Whether the TCR’s ride and handling keep it in that conversation, however, is unexpectedly open to question. From an engineering team that could so easily have simply duplicated the axles of the superb GTI Clubsport S here, but for some reason chose not to, that comes as a surprise, to say the least. The TCR is still a fine hot hatchback and a compelling driver’s car, but one that doesn’t have the other-worldly body control and wheel dexterity of the last extra-special GTI – and that’s regardless of how you’ve got its adaptive dampers configured. And yet, because the TCR is still a GTI at heart, it doesn’t have the hip-swivelling handling agility, tactile driver engagement or sheer excitement value of its greatest rivals, either.
The car is totally at home on track, particularly so when equipped with the optional Michelin Cup 2 rubber on which we tested it, but with more notable precision and unflappable stability about its handling than balance and direction-changing vigour. It’s enormously capable and viceless when being driven fast, keeping its body supremely flat and working its tyres very evenly, and sticking as assiduously to a chosen line as a besieged British cabinet minister.
On the road, though, where you expect a fast Golf to be nothing short of brilliant, the TCR’s ride is guilty of the odd stumble and stutter. It can feel firm, stubborn and excitable when dealing with bigger, sharper intrusions, although it’s not so reactive as ever to deflect the car’s steering, nor is it any kind of barrier to your enjoyment of the car when the surface is good.
But now and again, when a ridge or lump in the road taken at pace makes the damping bristle and grab – and when the suspension seems keener on pummelling the road and rebounding off it than engaging with it – one particularly telling and unwelcome thought may interrupt your enjoyment of this car, just as it did for me: wouldn’t a standard GTI have dealt with that better?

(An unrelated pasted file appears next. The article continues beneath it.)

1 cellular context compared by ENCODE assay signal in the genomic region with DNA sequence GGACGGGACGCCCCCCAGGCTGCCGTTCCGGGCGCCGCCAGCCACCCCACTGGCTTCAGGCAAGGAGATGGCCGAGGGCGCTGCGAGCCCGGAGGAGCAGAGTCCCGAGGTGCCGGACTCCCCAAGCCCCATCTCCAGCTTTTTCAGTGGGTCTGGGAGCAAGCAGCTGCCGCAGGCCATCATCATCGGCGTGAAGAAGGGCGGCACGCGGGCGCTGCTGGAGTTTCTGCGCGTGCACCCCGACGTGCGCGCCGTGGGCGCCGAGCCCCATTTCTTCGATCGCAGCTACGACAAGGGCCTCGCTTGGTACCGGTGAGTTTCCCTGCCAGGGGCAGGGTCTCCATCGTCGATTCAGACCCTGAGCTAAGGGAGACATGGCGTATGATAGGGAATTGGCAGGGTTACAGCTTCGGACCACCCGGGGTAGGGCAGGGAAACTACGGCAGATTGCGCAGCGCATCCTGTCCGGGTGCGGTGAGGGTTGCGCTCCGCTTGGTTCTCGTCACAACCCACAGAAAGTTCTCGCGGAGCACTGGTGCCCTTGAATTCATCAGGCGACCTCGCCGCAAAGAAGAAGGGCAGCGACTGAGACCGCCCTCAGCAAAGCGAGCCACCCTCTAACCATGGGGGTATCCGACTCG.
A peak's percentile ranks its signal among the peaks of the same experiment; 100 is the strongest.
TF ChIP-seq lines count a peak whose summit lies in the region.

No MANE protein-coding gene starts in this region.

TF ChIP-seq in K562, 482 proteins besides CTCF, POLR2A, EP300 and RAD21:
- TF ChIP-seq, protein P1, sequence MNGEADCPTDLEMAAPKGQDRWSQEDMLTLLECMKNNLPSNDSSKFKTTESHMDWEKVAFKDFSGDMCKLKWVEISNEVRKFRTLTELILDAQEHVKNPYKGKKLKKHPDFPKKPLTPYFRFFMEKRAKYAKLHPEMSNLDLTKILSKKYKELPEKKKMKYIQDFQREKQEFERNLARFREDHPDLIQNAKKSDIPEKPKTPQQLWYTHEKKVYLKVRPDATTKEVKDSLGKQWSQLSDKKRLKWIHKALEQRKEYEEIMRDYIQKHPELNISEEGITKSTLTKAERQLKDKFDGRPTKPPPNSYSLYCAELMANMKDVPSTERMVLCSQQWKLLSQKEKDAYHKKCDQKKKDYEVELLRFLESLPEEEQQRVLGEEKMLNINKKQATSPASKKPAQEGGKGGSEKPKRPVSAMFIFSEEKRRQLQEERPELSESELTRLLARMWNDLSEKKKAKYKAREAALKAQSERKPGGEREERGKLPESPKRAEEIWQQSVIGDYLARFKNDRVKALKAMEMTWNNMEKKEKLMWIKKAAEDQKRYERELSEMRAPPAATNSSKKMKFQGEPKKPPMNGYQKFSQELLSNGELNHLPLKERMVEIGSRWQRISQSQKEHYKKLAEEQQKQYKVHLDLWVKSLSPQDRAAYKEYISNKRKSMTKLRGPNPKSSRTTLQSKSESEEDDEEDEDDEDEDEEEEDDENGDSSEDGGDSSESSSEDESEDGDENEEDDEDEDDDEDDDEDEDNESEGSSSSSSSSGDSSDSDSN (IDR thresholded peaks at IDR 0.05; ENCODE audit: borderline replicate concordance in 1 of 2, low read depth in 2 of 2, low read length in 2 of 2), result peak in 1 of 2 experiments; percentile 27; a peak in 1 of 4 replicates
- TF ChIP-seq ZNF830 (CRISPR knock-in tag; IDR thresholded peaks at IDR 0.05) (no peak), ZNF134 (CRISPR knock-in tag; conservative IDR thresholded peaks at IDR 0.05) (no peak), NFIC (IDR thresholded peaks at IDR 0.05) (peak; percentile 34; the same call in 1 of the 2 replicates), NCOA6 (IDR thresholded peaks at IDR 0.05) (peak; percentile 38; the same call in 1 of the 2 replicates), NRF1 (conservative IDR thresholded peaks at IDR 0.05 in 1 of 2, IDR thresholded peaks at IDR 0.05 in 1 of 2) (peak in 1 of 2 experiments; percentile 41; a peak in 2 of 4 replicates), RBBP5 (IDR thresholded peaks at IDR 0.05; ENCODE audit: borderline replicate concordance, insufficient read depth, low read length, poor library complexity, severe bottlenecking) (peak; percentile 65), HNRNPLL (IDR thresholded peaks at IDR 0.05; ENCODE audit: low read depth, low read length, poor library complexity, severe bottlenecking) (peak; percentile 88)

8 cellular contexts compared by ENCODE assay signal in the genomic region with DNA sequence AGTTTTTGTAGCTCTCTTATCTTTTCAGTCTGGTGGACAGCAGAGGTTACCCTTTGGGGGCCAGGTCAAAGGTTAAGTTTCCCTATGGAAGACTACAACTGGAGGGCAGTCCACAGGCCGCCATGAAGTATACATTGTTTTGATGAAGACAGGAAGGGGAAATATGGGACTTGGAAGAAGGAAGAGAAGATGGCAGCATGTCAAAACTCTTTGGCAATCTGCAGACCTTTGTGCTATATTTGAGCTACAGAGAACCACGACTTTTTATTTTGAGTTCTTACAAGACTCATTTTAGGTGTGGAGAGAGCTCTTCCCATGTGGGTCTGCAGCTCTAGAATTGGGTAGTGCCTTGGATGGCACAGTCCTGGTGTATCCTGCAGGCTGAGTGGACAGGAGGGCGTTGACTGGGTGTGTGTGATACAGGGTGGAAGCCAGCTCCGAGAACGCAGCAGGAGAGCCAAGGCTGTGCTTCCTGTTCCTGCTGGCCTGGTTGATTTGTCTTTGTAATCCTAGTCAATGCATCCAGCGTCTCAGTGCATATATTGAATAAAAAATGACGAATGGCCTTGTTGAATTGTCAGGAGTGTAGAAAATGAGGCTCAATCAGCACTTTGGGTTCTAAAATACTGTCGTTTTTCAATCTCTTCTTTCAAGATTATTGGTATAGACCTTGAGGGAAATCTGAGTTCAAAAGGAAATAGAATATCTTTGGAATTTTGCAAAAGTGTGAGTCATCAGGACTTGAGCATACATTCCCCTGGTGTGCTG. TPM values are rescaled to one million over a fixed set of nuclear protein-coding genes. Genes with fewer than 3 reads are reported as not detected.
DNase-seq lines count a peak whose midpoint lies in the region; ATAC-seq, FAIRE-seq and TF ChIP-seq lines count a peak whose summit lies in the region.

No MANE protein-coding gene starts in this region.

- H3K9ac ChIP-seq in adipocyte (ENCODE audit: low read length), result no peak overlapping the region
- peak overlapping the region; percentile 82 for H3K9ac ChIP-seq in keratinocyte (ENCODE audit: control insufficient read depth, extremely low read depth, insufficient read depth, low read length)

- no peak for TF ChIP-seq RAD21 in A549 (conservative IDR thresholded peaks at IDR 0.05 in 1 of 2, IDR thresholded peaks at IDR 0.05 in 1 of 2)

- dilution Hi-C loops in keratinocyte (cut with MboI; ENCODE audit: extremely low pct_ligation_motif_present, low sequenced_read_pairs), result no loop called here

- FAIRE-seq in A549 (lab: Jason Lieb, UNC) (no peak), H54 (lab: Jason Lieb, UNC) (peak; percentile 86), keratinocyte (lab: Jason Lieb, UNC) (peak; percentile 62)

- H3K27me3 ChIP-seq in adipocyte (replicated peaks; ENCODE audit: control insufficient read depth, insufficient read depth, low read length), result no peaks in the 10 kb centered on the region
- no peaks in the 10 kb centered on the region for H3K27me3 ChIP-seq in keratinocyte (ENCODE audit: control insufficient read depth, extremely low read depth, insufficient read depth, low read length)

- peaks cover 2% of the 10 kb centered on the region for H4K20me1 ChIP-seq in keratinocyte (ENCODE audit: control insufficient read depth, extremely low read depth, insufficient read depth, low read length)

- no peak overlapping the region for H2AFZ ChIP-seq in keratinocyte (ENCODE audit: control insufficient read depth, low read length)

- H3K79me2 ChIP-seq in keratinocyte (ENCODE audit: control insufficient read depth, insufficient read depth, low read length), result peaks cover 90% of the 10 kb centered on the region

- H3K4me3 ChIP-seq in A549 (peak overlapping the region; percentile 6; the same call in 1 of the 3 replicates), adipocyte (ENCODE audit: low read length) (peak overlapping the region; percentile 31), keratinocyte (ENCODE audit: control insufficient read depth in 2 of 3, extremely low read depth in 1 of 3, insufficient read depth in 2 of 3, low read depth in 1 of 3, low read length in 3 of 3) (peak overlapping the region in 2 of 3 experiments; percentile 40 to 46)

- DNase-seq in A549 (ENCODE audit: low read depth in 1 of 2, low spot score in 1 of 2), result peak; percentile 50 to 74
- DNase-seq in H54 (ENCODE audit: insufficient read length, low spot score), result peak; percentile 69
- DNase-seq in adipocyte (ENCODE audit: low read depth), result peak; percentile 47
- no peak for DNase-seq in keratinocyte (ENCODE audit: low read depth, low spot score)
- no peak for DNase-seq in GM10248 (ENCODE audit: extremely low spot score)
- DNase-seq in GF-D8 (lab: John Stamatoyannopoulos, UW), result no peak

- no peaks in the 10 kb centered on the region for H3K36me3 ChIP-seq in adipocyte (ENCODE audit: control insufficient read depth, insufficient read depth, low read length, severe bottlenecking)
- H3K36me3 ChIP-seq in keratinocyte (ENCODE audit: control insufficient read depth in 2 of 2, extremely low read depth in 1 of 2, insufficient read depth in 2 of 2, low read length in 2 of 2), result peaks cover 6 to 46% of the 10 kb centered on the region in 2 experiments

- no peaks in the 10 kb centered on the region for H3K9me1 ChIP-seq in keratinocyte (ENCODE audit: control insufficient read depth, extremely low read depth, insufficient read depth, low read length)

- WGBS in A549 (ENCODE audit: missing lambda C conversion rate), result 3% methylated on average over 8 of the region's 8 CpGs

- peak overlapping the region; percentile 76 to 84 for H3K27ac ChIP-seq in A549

The answer, I fear, would be resounding, although it mightn’t really be a problem for this car if the suppleness and road-suitability that it has clearly surrendered had been traded for a more tactile, engaging, playful and vigorous dynamic character. That might have made the GTI TCR a fine alternative for a Renault Mégane RS 280 or a Honda Civic Type R, and a worthy follow-up act for the Clubsport S.
But, while good, it has not quite made it that far. Instead, and unlike its extra-special predecessor, the TCR feels just a little bit ordinary: more like a ‘by the numbers’ development effort than the product of inspired engineering. It’s a hugely capable performance car and yet somehow amounts to no more or less than the precise sum of its parts. As parts go, they’re an awfully long way from shabby – but the plain truth is that they don’t quite come together here to make something as spectacular as they have in recent memory.
With the next one going five-door only, the TCR may be the last new three-door Golf GTI that Volkswagen ever introduces. A shame, perhaps – but if that means there’s cause to bring the Scirocco back, I’m all for it. MS
Price £34,000 (est)
Engine 4 cyls, 1984cc, turbo, petrol
Power 286bhp at 5400-6400rpm
Torque 280lb ft at 1950-5300rpm
Gearbox 7-spd dual-clutch automatic
Kerb weight 1410kg
Top speed 155mph (governed)
Economy 42.2mpg (NEDC correlated)
CO2, tax band 175g/km (WLTP), 36%
Rivals Honda Civic Type R, Renault Mégane RS 280 Cup